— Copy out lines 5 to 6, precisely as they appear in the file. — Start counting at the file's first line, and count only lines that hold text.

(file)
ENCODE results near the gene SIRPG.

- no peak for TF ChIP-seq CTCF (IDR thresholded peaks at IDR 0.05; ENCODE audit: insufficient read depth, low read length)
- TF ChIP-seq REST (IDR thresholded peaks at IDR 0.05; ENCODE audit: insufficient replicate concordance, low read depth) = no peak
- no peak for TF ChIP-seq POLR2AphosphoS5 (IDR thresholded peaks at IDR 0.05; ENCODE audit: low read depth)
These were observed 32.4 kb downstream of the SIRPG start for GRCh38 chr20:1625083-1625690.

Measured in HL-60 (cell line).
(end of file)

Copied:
These were observed 32.4 kb downstream of the SIRPG start for GRCh38 chr20:1625083-1625690.

Measured in HL-60 (cell line).